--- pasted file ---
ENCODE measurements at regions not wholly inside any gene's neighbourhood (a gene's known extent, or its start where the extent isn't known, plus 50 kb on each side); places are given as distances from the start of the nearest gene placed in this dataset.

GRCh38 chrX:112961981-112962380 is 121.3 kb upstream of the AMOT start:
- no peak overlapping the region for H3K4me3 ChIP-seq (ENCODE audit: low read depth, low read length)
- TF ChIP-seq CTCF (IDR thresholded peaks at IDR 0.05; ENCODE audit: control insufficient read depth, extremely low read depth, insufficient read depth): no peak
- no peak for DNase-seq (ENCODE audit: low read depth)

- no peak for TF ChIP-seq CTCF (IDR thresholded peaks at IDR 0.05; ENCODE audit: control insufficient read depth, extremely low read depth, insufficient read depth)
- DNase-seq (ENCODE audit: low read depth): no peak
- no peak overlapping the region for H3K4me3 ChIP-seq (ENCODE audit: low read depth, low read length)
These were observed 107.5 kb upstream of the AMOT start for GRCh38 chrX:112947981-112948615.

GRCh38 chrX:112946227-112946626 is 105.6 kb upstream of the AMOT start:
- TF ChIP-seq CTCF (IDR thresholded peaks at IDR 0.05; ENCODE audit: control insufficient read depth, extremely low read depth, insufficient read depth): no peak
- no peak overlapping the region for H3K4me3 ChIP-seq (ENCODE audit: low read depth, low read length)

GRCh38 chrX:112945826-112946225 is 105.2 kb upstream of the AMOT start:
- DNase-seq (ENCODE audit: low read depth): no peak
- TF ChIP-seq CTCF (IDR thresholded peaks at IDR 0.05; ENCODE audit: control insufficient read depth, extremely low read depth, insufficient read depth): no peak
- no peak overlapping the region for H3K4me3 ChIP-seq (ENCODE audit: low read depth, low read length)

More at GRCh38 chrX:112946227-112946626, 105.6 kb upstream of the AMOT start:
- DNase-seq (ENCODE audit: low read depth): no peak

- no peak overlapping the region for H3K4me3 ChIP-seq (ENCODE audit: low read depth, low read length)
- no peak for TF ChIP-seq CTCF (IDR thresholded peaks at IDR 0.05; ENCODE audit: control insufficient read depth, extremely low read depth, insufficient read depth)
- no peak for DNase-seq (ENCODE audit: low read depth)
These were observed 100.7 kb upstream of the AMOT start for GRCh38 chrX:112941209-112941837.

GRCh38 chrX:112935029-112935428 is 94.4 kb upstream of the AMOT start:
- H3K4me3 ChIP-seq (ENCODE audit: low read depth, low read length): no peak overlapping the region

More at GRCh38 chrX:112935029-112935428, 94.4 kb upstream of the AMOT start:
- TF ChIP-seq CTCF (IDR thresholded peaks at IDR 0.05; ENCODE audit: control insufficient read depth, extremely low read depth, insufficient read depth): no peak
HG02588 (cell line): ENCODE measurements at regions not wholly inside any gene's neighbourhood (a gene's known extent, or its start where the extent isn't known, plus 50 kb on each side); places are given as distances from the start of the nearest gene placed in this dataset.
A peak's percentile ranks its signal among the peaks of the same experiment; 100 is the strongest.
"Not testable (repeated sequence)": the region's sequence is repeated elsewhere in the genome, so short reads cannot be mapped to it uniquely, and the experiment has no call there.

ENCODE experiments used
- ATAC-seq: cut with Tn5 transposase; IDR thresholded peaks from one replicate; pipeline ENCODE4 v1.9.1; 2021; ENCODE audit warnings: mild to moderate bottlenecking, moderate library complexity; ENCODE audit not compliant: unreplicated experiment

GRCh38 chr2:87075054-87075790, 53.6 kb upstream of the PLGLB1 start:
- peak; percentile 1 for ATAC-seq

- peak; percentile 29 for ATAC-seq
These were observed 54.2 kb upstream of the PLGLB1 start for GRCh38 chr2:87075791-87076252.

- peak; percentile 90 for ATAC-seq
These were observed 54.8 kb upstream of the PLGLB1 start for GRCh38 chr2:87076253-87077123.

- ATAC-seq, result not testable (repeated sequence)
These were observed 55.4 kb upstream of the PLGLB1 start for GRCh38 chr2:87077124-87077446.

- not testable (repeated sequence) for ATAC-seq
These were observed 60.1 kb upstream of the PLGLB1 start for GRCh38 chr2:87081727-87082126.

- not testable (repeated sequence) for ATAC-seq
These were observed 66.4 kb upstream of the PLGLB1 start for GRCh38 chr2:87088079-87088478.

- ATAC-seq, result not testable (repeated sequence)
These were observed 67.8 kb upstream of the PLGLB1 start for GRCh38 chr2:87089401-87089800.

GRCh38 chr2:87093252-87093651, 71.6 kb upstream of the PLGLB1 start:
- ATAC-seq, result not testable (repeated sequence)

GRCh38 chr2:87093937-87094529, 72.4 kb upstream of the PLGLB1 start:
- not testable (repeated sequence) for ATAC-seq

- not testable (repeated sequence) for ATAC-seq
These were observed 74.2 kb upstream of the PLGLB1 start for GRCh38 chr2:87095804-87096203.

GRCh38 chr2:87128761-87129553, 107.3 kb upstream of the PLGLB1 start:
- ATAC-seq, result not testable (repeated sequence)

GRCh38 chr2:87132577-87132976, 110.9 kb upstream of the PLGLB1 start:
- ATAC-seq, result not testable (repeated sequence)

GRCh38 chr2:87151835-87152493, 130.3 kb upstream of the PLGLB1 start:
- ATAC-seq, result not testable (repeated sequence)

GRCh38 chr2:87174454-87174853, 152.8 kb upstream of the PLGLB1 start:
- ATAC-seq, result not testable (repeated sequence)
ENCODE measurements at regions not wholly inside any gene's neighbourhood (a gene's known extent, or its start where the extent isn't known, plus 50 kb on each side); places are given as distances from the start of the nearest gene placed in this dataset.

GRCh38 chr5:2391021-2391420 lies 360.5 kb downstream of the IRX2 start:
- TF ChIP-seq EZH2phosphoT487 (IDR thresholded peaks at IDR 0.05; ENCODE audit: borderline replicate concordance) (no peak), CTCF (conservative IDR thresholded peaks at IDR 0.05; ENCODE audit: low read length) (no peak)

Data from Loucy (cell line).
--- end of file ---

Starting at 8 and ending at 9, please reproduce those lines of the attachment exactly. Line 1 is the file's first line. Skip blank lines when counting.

- no peak overlapping the region for H3K4me3 ChIP-seq (ENCODE audit: low read depth, low read length)
These were observed 107.5 kb upstream of the AMOT start for GRCh38 chrX:112947981-112948615.